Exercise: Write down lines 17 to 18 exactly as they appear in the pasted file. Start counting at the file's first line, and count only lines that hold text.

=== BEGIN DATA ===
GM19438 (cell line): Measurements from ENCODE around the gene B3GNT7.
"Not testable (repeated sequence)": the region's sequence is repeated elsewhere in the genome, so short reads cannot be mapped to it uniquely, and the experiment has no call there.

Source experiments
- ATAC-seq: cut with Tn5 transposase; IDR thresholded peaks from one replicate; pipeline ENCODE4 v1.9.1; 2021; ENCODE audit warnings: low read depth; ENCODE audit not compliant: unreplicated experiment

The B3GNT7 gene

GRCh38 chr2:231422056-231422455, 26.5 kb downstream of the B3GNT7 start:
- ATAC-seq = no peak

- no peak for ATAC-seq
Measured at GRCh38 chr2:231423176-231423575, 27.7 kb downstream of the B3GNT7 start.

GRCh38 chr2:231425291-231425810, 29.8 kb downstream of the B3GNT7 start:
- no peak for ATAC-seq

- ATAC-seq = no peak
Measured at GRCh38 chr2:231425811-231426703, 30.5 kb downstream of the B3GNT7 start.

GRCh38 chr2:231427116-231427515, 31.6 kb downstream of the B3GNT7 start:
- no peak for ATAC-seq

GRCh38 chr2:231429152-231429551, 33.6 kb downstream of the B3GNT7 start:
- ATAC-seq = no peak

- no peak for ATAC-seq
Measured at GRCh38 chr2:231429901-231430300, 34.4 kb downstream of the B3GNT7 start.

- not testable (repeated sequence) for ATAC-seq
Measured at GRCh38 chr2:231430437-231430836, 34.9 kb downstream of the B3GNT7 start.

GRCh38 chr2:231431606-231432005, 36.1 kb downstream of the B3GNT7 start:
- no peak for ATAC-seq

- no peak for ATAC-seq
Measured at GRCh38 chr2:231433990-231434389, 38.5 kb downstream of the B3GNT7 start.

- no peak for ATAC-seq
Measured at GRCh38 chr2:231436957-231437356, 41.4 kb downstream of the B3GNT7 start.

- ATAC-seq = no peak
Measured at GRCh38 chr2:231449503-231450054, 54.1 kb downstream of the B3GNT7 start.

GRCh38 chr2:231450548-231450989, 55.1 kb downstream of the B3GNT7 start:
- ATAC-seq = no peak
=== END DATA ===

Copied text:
- ATAC-seq = no peak

- no peak for ATAC-seq